In terms of a 1X 10spd is the way to go- an 11-36 rear cass mated to a 30 t0 34 tooth ring depending on where your riding is the simplest and most versitile set up you can get short of ss of course...
 

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Fat-tired Roadie
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You can use a 9-speed derailleur in an 8-speed drivetrain. Just match the brand of derailleur to the brand of shifter.

I switched from an 8-speed 11-32 cassette to a 9-speed 11-34 not too long ago. The real impetus for the change was that a teammate offered me some 9-speed LX shifters he'd taken off his bike when he bought it. They do have a nicer feel than the previous shifters, and shorter throws, but I don't know that I'd say the extra ratio does me any good. It's rare for me to ride on a trail that stays the same long enough for me to find myself between gears the way I sometimes do on my commute bike, which has not many ratios. I waited to kill my previous cassette before changing shifters, so the "upgrade" was very inexpensive - a bit that I paid him for the shifters, and the difference in cost between an 8-speed cassette and chain and 9-speed cassette and chain.

IMO, if a drivetrain's shifting well, it's not really worth spending money to upgrade any of it, at least unless you've already done the tires, contact points, wheels, suspension fork, and the money's burning a hole in your pocket. I raced with the stock Alivio rear derailleur until I fell on it. :p Now I have a Deore rear derailleur, which I expect to perform well longer, unless I fall on it too. If you're trying to stretch a dollar, spend it on new cables and housing, and a file so you can do the housing ends yourself. (Unless, of course, your RD is actually damaged or worn out.)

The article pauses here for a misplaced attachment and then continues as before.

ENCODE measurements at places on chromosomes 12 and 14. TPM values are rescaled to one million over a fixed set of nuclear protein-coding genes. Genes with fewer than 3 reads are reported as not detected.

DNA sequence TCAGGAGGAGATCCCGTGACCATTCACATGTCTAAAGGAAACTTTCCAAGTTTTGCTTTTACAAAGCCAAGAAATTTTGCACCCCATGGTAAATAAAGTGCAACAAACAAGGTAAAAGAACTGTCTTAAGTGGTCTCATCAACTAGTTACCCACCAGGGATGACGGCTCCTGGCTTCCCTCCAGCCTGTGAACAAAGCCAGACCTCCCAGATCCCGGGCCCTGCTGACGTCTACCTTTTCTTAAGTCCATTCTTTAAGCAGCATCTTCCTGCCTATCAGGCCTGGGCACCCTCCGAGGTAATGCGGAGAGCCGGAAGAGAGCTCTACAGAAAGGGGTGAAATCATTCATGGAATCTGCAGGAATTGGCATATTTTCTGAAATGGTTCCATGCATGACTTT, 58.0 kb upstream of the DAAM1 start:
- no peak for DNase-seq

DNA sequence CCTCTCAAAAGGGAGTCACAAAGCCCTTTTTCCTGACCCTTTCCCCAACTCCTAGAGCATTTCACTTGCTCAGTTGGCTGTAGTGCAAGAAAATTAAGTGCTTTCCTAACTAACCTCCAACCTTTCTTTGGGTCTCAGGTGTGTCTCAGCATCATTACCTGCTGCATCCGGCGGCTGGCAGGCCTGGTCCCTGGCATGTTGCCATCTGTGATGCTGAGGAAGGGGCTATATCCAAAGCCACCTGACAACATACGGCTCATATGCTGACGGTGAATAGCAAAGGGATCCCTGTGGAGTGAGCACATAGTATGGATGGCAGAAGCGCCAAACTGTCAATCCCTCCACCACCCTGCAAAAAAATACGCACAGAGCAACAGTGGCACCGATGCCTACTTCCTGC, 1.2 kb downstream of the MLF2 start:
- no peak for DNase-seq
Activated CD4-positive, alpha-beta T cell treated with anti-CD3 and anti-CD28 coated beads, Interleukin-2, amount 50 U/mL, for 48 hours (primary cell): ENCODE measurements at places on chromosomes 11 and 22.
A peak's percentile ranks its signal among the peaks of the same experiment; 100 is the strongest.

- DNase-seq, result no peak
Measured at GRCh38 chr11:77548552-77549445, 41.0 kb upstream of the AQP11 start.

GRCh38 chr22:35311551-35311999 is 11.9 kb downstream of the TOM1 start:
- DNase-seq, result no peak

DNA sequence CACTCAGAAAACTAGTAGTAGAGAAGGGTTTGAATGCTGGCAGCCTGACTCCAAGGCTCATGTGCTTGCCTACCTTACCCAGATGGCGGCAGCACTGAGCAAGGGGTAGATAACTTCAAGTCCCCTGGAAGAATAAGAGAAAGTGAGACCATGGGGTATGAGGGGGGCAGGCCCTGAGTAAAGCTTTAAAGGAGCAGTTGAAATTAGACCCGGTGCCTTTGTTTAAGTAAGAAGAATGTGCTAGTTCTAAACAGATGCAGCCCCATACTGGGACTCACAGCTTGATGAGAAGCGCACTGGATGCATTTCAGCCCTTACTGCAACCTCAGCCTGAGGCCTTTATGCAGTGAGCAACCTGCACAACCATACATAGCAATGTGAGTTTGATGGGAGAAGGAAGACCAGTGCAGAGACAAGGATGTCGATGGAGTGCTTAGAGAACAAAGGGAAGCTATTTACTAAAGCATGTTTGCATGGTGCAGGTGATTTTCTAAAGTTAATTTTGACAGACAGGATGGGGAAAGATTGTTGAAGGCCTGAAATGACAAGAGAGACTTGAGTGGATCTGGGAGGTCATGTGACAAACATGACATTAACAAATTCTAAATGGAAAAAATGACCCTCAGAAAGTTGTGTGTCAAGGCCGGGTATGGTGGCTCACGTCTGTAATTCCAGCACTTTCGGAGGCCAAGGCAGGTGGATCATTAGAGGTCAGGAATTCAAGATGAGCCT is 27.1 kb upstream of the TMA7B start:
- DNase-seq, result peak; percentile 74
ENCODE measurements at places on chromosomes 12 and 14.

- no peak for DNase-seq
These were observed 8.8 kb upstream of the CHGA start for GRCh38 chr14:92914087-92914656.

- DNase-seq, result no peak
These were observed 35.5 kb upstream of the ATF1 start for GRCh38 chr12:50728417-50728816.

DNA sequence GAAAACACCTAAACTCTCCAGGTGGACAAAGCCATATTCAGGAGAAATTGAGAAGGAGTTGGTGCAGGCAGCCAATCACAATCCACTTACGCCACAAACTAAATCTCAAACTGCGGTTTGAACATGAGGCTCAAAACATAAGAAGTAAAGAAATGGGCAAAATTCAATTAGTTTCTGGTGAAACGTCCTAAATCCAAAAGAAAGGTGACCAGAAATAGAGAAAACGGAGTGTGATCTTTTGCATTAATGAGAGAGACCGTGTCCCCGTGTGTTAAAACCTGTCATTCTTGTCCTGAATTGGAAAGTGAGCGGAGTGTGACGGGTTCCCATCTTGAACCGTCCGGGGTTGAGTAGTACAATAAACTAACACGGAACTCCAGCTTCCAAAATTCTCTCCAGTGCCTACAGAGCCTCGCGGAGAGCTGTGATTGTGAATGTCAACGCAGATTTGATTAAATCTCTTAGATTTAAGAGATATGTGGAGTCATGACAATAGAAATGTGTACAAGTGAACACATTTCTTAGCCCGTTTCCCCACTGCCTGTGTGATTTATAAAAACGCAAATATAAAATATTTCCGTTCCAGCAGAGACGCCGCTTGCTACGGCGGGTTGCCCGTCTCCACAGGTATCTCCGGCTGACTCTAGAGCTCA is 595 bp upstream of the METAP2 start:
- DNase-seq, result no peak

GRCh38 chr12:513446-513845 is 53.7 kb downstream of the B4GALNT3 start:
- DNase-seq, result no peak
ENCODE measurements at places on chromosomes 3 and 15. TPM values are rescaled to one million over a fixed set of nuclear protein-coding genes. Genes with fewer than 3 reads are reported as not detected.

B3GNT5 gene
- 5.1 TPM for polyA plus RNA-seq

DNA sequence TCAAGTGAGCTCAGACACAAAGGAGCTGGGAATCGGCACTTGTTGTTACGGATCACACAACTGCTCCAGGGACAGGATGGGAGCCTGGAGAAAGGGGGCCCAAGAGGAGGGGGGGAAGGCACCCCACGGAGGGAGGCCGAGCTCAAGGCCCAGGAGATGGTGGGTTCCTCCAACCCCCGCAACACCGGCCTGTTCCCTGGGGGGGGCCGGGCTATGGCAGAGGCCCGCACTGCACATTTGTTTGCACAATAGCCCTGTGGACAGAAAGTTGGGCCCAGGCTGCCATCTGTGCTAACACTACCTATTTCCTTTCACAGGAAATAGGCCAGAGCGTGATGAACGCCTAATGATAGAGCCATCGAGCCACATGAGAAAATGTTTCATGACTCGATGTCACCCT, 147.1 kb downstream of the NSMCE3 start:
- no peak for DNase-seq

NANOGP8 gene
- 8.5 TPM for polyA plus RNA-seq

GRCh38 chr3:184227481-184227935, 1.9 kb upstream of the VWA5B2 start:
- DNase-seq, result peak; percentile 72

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knottshore said:
In terms of a 1X 10spd is the way to go- an 11-36 rear cass mated to a 30 t0 34 tooth ring depending on where your riding is the simplest and most versitile set up you can get short of ss of course...
My feeling exactly. I'm astride wagon wheels these days. Running a 30t single ring. An 11-36t cassette will give me a very useable range here among Oregon's steep ridges & valleys.

I ride SS more than anything else, so a ten gear choice seems nearly overwhelming in comparison, and a 30x36 low gear will feel like a stump puller compared to my SS.

Chainsuck? Never again. That's what I said back around the turn of the century when I went to SS & 1x drivetrains. I'm entrenched.

And now... 10-spd has arrived. I'll invest in it, I guess.

--sParty
 

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xxbrittonxx said:
That's the thing... 8 speed is all but gone except for stock components. Looking for a quality 8 speed RD is futile, and not worth the money when you can get a good 9 speed RD for 10-20 bucks more.

I'm currently looking for a used X9 since it will work with my existing drivetrain, and then I can pick up 9 speed parts as I find them.

Thanks for the replies, guys. :thumbsup:
8 sp and 9 sp rear mechs work interchangeably. The hard parts to come across are shifters and cassettes.

JmZ
 

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The only reason I could think of to switch to 9spd is for the shifters. 8spd works well, is tough, and is easy to maintain so until my 8spd shifters break and I can't find any more, 8spd it will be. I certainly can't justify the costs of going to 10spd.
 

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Fat-tired Roadie
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On my road bike, which has a 10-speed cassette, I kick myself a little for the shifter upgrade every time I have to buy a new chain.

I'd say give 10-speed MTB stuff a little more time to standardize, and get cheaper.